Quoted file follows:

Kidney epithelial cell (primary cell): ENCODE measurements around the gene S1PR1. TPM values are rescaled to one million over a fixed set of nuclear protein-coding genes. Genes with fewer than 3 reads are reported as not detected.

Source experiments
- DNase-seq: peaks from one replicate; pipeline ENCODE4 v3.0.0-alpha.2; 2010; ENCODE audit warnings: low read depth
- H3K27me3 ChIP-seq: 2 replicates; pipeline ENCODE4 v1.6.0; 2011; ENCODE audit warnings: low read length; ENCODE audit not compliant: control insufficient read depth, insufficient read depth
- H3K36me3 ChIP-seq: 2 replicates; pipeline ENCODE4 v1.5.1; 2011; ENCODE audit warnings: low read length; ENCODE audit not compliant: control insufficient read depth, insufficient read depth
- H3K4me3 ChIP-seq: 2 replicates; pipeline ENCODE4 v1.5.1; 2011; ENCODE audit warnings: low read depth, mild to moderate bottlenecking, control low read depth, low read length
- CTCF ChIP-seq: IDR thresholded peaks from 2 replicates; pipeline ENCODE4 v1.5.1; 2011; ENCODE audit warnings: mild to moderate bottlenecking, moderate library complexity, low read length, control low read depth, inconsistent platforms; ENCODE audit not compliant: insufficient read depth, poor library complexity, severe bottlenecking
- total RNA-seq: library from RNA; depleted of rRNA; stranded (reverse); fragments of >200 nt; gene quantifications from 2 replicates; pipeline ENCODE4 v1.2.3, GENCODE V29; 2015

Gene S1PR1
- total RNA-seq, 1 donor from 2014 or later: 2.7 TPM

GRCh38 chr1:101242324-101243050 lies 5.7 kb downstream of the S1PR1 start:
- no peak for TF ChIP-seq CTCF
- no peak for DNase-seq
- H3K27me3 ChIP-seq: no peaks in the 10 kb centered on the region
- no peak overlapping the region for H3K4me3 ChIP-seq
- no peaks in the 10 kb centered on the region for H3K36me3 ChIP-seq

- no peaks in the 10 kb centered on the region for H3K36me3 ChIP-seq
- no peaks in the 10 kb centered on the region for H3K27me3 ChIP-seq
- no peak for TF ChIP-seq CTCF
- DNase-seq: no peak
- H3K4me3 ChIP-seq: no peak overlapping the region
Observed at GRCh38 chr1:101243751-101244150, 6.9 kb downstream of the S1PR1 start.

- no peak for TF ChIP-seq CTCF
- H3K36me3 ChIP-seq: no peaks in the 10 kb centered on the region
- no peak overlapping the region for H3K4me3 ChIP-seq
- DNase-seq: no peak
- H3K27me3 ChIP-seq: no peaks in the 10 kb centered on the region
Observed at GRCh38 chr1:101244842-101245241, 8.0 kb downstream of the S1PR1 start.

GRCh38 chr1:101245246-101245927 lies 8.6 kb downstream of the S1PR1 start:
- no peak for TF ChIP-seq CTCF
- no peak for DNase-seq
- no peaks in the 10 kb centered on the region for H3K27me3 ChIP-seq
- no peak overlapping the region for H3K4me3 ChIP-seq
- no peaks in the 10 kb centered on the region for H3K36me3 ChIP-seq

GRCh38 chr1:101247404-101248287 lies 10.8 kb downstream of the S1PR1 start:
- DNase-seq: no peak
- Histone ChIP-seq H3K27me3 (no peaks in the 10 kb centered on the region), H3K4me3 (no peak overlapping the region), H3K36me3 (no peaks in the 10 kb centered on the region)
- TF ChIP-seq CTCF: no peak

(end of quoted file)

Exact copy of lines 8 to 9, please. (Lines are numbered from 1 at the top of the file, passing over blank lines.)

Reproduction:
- total RNA-seq: library from RNA; depleted of rRNA; stranded (reverse); fragments of >200 nt; gene quantifications from 2 replicates; pipeline ENCODE4 v1.2.3, GENCODE V29; 2015

Gene S1PR1